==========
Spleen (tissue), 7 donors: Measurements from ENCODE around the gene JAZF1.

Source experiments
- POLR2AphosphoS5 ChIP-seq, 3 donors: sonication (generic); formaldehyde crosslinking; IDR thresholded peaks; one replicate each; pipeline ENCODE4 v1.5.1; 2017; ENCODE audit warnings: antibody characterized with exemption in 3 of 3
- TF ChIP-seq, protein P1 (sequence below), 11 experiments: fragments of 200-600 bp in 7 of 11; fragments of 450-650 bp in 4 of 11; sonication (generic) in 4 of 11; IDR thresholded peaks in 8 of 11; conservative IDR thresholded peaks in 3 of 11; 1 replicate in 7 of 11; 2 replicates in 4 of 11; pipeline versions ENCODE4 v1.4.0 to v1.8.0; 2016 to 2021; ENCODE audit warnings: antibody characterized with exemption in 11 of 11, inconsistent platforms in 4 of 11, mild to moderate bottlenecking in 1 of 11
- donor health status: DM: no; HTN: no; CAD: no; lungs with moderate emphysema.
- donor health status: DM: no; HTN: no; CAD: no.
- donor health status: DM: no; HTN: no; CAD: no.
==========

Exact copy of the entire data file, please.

Spleen (tissue), 7 donors: Measurements from ENCODE around the gene JAZF1.

Source experiments
- POLR2AphosphoS5 ChIP-seq, 3 donors: sonication (generic); formaldehyde crosslinking; IDR thresholded peaks; one replicate each; pipeline ENCODE4 v1.5.1; 2017; ENCODE audit warnings: antibody characterized with exemption in 3 of 3
- TF ChIP-seq, protein P1 (sequence below), 11 experiments: fragments of 200-600 bp in 7 of 11; fragments of 450-650 bp in 4 of 11; sonication (generic) in 4 of 11; IDR thresholded peaks in 8 of 11; conservative IDR thresholded peaks in 3 of 11; 1 replicate in 7 of 11; 2 replicates in 4 of 11; pipeline versions ENCODE4 v1.4.0 to v1.8.0; 2016 to 2021; ENCODE audit warnings: antibody characterized with exemption in 11 of 11, inconsistent platforms in 4 of 11, mild to moderate bottlenecking in 1 of 11
- donor health status: DM: no; HTN: no; CAD: no; lungs with moderate emphysema.
- donor health status: DM: no; HTN: no; CAD: no.
- donor health status: DM: no; HTN: no; CAD: no.